has always looked like a physical education storage room. Instead of having an indoor gaming

system, we’ve got bikes, basketballs, Frisbees, bats, baseballs, badminton, street hockey,

orange cones, kettlebells—Colorado has great weather, so get outside and play! Providing

opportunities and support in the form of encouragement and resources are often determined

by researchers to enhance skill development.


Tip number three—modeling movement and self-care.

Parents, and other adults like coaches, can do wonders for themselves and young people by

modelling movement and self-care. What this means is that we should model what we often

know we should—move a little more, eat a little less junk food or alcohol. Unquestionably,

nutrition influences performance, and nobody would dare fuel an elite athlete with a cupboard

full of processed foods or easy, greasy burgers or fried chicken. Every now and then a treat is nice, but not all day every day. Literally as I write this blog, I reminded that the post lacrosse

game snack for Lincoln’s team was a small sports drink and some cheesy cracker

thing—basically nothing of good nutritional value and just a couple hundred calories of sugar.

Alternatives? Cut up fruit and vegetables, almonds and other legumes and nuts, granola, and a

bottle of water.


To round out self-care, let’s get in some exercise, sleep, and develop coping strategies to

manage stress or eliminate too many stressors to begin with if you can. My wife, Cayla, is a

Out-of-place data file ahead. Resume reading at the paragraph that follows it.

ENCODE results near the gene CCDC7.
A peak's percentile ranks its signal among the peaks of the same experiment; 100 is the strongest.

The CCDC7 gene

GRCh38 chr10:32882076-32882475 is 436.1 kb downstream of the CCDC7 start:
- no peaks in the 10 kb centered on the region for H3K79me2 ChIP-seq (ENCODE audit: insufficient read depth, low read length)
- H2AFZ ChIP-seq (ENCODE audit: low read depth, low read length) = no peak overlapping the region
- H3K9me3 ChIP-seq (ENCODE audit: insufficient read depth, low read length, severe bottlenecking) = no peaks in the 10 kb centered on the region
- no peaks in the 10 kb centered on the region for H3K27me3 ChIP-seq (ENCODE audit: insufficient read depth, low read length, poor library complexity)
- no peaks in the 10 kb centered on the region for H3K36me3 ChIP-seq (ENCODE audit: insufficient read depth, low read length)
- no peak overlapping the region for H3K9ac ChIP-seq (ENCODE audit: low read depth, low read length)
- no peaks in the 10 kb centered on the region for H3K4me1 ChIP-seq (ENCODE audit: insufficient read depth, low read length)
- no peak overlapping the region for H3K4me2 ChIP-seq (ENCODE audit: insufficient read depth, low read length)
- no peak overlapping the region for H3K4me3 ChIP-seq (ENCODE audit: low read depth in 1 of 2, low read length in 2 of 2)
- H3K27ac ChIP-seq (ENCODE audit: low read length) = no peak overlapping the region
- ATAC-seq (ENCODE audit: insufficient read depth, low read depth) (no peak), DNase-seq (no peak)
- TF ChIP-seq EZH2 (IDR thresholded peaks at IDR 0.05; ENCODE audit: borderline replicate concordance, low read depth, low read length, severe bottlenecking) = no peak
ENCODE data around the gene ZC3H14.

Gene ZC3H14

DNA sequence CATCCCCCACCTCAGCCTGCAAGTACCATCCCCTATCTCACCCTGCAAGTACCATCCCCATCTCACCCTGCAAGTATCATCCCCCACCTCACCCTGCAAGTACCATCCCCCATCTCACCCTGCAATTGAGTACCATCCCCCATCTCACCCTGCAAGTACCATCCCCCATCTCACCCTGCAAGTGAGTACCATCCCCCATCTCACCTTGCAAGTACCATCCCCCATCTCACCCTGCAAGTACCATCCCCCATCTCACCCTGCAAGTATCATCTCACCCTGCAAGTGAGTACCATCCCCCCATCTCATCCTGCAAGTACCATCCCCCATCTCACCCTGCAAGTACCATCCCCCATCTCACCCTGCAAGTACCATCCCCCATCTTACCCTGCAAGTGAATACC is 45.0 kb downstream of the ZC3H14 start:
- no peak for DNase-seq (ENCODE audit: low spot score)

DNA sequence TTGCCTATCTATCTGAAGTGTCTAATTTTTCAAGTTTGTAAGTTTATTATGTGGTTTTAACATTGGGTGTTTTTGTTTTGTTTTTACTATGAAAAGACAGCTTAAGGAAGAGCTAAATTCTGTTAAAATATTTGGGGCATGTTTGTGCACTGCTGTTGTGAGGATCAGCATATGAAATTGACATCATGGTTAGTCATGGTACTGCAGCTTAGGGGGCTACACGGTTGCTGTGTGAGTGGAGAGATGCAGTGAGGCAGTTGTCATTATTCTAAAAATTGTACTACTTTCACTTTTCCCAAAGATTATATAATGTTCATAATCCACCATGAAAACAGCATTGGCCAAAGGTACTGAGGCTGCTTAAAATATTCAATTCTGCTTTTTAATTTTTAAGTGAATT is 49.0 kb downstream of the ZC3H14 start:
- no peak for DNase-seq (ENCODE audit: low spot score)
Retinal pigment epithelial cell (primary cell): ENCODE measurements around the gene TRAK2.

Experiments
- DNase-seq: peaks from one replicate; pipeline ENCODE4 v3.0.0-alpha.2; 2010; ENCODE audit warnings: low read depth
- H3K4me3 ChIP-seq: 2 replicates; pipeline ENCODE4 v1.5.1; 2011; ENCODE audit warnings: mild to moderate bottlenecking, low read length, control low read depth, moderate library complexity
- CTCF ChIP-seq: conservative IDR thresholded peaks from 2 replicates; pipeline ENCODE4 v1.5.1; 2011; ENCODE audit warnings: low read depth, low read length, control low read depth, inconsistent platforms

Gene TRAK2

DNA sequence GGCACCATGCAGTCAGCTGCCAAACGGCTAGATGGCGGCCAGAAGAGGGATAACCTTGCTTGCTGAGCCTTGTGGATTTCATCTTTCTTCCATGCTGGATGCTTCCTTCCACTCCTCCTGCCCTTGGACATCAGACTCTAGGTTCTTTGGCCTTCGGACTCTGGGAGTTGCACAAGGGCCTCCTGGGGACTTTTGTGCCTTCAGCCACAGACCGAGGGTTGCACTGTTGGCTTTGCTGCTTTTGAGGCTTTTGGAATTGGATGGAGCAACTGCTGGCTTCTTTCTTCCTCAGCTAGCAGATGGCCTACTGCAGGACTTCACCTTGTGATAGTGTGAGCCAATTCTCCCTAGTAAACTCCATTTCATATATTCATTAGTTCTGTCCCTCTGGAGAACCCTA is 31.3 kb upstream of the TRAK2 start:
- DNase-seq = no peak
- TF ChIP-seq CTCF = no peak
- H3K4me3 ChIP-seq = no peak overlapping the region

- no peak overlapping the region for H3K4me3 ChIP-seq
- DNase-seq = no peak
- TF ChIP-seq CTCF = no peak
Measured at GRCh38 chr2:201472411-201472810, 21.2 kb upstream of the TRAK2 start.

nurse practitioner, and a former strength and conditioning coach like me. We exercise regularly

and play with the kids when we can. I didn’t grow up playing lacrosse, but I’ve given it a shot

this past year and for now I can keep up. We cook most of our food at home and pack a lot of

lunches and healthy snacks for us and the kids. Okay, quick true story. When we had Liam’s

kindergarten teacher meeting years ago the teacher said to us, “I was drinking a soda the other

day and Liam mentioned that it wasn’t good for me. He’s so cute, and right.” We know that

children learn from watching others around them and while we do indulge in Cayla’s amazing

homemade chocolate chip cookies every now and then, we educate and try to practice what we

preach. It’s hard, and throw in fulltime jobs and 3 kids, and we get run down too. So,

developing coping skills and resiliency, just like we’d want from our athletes, is something we

work on.


In addition to the 3 tips provided, here’s a few final related points to help your journey.

 Who is benefitting from this? How can I facilitate, support, and guide? Have I checked in on

my own well-being and motives for doing this?


 When in doubt: play, enjoy, create, explore, get outside. These are often life-fulfilling

activities. Specializing and the ability to narrowly focus are unique and challenging skills that

come with a need for qualified resources like great sport coaches, physicians, athletic

trainers, and sport psychologists.


 How can you engage in “aging well”? Elite sport performance is not synonymous with

health, quite the contrary in fact. Set the foundation for yourself and young people to

flourish by engaging in healthy, not obsessive or debilitating, behaviors.